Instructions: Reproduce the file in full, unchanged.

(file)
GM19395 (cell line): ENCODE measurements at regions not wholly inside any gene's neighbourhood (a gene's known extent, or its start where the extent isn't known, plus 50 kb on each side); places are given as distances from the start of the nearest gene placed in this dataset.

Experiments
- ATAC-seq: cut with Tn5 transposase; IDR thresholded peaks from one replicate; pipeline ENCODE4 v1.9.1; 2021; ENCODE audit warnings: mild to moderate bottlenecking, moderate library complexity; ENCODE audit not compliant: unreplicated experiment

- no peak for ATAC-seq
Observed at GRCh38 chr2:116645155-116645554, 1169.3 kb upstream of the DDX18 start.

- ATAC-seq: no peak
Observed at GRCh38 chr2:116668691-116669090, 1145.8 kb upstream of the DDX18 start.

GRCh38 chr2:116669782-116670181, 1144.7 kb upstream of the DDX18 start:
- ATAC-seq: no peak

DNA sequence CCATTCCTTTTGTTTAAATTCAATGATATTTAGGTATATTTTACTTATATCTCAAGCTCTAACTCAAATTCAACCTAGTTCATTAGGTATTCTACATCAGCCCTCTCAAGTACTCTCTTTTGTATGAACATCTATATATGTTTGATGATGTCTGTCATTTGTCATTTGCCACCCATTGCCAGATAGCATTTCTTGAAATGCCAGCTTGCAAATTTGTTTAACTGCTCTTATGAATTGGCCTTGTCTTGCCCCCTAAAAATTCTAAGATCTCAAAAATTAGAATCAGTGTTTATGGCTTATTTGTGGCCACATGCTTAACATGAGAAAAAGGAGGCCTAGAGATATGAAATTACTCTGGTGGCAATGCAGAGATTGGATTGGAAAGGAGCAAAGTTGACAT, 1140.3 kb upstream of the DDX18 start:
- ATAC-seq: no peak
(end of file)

GM19395 (cell line): ENCODE measurements at regions not wholly inside any gene's neighbourhood (a gene's known extent, or its start where the extent isn't known, plus 50 kb on each side); places are given as distances from the start of the nearest gene placed in this dataset.

Experiments
- ATAC-seq: cut with Tn5 transposase; IDR thresholded peaks from one replicate; pipeline ENCODE4 v1.9.1; 2021; ENCODE audit warnings: mild to moderate bottlenecking, moderate library complexity; ENCODE audit not compliant: unreplicated experiment

- no peak for ATAC-seq
Observed at GRCh38 chr2:116645155-116645554, 1169.3 kb upstream of the DDX18 start.

- ATAC-seq: no peak
Observed at GRCh38 chr2:116668691-116669090, 1145.8 kb upstream of the DDX18 start.

GRCh38 chr2:116669782-116670181, 1144.7 kb upstream of the DDX18 start:
- ATAC-seq: no peak

DNA sequence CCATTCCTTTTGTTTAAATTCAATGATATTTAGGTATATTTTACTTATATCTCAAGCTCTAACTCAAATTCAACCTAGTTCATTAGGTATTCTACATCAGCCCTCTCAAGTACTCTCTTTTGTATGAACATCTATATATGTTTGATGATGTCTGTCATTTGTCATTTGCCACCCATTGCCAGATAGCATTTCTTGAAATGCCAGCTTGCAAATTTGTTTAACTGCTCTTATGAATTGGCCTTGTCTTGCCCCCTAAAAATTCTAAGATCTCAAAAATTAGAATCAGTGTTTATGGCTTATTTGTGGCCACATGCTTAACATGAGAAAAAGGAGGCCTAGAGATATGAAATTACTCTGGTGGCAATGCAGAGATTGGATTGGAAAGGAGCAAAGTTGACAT, 1140.3 kb upstream of the DDX18 start:
- ATAC-seq: no peak